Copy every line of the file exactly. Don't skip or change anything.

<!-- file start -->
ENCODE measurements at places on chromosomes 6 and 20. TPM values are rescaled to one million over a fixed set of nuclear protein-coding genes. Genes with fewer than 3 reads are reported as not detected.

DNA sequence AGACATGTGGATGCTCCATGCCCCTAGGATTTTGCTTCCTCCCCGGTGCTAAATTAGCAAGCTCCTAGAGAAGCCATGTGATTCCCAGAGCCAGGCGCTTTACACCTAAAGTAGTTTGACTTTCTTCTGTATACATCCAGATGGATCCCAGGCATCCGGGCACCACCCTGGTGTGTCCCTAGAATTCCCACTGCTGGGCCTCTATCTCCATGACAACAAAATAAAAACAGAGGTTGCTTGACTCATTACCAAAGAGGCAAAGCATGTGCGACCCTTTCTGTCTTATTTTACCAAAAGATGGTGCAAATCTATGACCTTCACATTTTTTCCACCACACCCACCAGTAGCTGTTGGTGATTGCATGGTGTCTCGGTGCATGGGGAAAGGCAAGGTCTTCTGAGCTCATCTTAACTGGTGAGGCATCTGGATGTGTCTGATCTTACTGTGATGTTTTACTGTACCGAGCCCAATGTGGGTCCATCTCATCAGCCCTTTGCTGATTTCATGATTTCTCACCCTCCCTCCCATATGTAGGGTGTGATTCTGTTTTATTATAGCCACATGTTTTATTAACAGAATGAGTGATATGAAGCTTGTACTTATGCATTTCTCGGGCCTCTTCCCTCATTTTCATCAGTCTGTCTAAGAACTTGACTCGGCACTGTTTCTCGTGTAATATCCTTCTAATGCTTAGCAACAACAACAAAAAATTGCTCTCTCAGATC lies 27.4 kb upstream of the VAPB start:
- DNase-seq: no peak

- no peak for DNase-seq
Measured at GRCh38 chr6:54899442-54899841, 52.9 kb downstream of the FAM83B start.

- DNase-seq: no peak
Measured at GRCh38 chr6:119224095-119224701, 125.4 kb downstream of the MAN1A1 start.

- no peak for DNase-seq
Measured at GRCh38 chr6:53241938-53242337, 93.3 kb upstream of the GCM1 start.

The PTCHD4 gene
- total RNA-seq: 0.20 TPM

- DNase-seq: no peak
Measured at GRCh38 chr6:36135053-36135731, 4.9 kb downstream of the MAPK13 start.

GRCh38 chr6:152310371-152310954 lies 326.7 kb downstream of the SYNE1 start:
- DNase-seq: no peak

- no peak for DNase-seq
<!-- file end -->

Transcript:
ENCODE measurements at places on chromosomes 6 and 20. TPM values are rescaled to one million over a fixed set of nuclear protein-coding genes. Genes with fewer than 3 reads are reported as not detected.

DNA sequence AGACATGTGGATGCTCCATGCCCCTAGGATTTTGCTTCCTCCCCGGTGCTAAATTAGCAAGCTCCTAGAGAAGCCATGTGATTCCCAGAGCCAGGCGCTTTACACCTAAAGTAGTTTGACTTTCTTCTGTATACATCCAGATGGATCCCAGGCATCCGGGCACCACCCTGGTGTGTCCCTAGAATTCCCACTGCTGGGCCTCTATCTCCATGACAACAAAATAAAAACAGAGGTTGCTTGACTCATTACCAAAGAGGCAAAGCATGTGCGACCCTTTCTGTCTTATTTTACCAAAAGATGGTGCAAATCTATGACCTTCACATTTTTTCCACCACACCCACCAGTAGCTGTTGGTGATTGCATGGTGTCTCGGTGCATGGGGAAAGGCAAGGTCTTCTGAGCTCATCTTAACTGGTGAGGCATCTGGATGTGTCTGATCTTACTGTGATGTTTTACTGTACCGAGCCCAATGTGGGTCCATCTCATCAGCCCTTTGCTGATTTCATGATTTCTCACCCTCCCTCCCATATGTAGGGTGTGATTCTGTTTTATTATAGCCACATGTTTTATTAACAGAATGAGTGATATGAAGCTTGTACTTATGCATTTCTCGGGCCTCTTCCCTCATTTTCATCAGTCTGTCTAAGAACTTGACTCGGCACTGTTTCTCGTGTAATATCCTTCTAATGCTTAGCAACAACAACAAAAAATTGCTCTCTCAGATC lies 27.4 kb upstream of the VAPB start:
- DNase-seq: no peak

- no peak for DNase-seq
Measured at GRCh38 chr6:54899442-54899841, 52.9 kb downstream of the FAM83B start.

- DNase-seq: no peak
Measured at GRCh38 chr6:119224095-119224701, 125.4 kb downstream of the MAN1A1 start.

- no peak for DNase-seq
Measured at GRCh38 chr6:53241938-53242337, 93.3 kb upstream of the GCM1 start.

The PTCHD4 gene
- total RNA-seq: 0.20 TPM

- DNase-seq: no peak
Measured at GRCh38 chr6:36135053-36135731, 4.9 kb downstream of the MAPK13 start.

GRCh38 chr6:152310371-152310954 lies 326.7 kb downstream of the SYNE1 start:
- DNase-seq: no peak

- no peak for DNase-seq